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Royal Naval Biography/Goate, William


WILLIAM GOATE, Esq.
[Post-Captain of 1809.]

Son of the late Lieutenant-Colonel Goate, of the West Suffolk militia.

This officer received his first commission in Nov. 1790; and at the commencement of the French revolutionary war, we find him serving as junior Lieutenant of the Orpheus a 32 gun frigate. Captain Henry Newcome, on the African station, where he assisted at the capture of several merchant vessels, in April, 1793[1].

Proceeding to Sierra Leone, in charge of four prize-brigs, with Mr. Willoughby and two other midshipmen under his orders. Lieutenant Goate struck on a shoal off Rio Grande, to the southward of the river Gambia, and in less than a quarter of an hour his vessel went to pieces, as did likewise Mr. Willoughby’s very soon afterwards. The perilous situation of the whole, owing to their ignorance of the coast, and having neither charts nor pilots on board, is thus described by one of the prizemasters:

“We parted company with our frigate on the 25th of April, and on the 27th or 28th, when running along the coast of Bissaos, with a strong breeze, at about 4-30 A.M., the moon then shining very bright, but at times obscured by a heavy scud, two of the brigs struck almost at the same moment, and were soon dashed to pieces; their crews, however, were fortunately enabled each to save a boat, and thereby reach the other vessels.

“At this critical period, Lieutenant Goate displayed great judgement and self-possession, in adopting the only measure by which himself and his companions could possibly be saved; destruction still appearing almost inevitable.

“The two brigs which had not struck were both very light, and a heavy swell was setting them towards the shoal: to beat off was impossible; and to anchor, was quite out of the question. The only chance of escape was to run over the shoal, if a passage could be found, and this desperate manoeuvre he immediately decided upon.

“At day-light, nothing could be seen to leeward but high foaming breakers; both vessels, however, bore up, keeping as close together as circumstances would allow. From the moment we entered the reef, the sight was indescribably grand and sublime; a hollow deceitful swell rearing its head as high as our tops, the spray dashing over us, and sheets of foaming water, in the midst of which black rocks were occasionally visible. The lead was useless; every thing depended upon a good eye and quick helm: how many times we scraped the bottom it is impossible to say; but certain I am that every one on board then considered death inevitable, and prepared himself accordingly. No person who has ever seen the shoals of Rio Grande will say that it was possible for us to have gone through, unless we had been specially protected by the Almighty. Had the remaining brigs been wrecked no boat could have lived; and even if Providence had allowed us to reach the shore in them, we knew that slavery would have been our lot. Our escape from either death or a horrible captivity, may justly be pronounced miraculous.”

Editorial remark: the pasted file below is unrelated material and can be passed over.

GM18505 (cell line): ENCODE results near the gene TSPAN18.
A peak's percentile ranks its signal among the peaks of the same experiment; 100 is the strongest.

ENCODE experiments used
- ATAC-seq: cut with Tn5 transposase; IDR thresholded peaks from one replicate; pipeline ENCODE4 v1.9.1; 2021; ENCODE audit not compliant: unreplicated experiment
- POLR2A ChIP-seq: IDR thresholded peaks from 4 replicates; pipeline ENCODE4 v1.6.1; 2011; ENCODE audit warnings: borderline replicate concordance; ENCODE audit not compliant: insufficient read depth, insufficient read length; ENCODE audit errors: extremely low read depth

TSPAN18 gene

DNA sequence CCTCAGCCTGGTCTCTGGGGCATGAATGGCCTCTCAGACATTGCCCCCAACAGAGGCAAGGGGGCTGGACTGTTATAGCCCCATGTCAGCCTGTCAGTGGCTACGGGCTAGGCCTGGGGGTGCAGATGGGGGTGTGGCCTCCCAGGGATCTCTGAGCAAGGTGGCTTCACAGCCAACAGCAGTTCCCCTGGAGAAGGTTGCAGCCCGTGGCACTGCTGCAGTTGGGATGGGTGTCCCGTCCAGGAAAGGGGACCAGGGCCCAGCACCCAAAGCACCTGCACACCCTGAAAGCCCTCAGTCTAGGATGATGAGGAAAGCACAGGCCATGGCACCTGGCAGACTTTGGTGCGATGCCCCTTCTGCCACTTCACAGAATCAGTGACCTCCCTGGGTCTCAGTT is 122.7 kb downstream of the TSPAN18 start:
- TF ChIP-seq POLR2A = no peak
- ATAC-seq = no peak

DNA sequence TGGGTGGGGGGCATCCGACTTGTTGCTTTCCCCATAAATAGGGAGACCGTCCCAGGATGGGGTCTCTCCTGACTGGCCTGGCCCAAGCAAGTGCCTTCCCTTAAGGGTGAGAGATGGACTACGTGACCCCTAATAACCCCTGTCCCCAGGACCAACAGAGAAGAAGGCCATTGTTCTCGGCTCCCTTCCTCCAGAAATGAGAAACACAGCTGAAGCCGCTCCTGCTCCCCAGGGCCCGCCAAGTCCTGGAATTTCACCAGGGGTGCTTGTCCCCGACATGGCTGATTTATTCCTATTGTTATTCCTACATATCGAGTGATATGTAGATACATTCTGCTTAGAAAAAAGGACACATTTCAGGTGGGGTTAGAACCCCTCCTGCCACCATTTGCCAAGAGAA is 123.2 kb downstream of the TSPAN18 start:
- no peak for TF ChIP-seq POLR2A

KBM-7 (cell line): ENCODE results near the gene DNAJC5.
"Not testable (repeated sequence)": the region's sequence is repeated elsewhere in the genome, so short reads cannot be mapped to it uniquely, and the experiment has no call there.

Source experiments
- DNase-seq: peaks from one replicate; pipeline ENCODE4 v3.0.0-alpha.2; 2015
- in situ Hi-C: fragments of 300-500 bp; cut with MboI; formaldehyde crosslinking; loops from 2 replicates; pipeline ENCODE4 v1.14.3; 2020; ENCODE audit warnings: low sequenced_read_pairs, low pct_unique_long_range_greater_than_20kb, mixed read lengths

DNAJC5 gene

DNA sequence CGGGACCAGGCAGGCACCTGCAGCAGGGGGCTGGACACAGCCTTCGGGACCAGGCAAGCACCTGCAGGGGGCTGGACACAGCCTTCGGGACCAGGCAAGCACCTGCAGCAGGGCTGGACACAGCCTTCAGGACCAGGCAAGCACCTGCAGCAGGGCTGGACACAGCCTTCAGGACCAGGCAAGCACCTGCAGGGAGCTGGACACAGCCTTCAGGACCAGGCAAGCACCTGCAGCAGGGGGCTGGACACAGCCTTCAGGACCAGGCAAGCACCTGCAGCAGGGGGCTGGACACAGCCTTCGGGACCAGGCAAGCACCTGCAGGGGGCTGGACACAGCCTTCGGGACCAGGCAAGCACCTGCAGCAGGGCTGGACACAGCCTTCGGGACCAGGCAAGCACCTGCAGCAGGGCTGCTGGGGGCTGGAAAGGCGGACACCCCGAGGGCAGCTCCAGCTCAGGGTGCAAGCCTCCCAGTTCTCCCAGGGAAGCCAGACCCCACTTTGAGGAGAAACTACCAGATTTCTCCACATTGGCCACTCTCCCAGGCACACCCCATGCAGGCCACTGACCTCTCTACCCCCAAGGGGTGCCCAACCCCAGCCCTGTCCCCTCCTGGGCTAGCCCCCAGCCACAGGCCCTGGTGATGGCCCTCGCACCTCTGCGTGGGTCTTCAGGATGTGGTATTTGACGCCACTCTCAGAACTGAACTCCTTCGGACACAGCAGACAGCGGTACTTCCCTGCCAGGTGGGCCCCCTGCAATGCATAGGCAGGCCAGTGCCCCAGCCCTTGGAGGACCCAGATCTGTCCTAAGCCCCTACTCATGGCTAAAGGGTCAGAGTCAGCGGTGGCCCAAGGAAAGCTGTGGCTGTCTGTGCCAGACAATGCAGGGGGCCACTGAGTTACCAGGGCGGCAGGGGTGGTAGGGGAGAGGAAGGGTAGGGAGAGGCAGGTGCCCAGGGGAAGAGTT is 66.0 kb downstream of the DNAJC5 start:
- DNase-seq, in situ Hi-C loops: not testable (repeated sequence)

In Oct. 1793, the Orpheus, then under the orders of Rear-Admiral Macbride, co-operated with a detachment of the British army, commanded by Sir Charles Grey, in repelling an attempt made upon the town of Nieuport, and compelling the enemy to retire along the road to Dunkirk.

On her return from this service, the Orpheus was ordered to the East India station, where she captured Le Duguay-Trouin, a French frigate of 34 guns, May 5, 1794. The following is an extract of the official letter written by Captain Newcome on this occasion:

“On the 6th of May, Captain Osborne, of the Centurion, made the signal for a sail, and Captain Pakenham, of the Resistance, for seeing two Round Island, hearing S.W. by W., six or seven leagues. I lay-to till the strangers ran down so near to us that we could lay up for them, and then made the signal to chase. At 11-45, I got near enough to fire a shot at the ship; at 11-55, I brought her to action; and by a little after 12, I got close upon her starboard quarter, where we kept till 1-5 P.M., so very close, that at times I expected to be on board. The enemy then struck, at which time the Centurion and Resistance were about three miles astern, coming up under a great press of sail. She proves to be a French frigate, le Duguay-Trouin, formerly the Princess Royal, East Indiaman, fitted out at the Isle of France; mounting 26 eighteen-pounders, 2 nines, and 6 fours, and having on board 403 men. I cannot say too much in praise of the steady, cool, and brave conduct of the officers, seamen, and marines of H.M.S. Orpheus. Our loss is very inconsiderable, considering the superior force of the enemy: Mr. Singleton, midshipman, killed; Mr. Staine’s master’s-mate, badly wounded in the left hand; and 8 seamen slightly. The enemy had 21 killed and 60 wounded.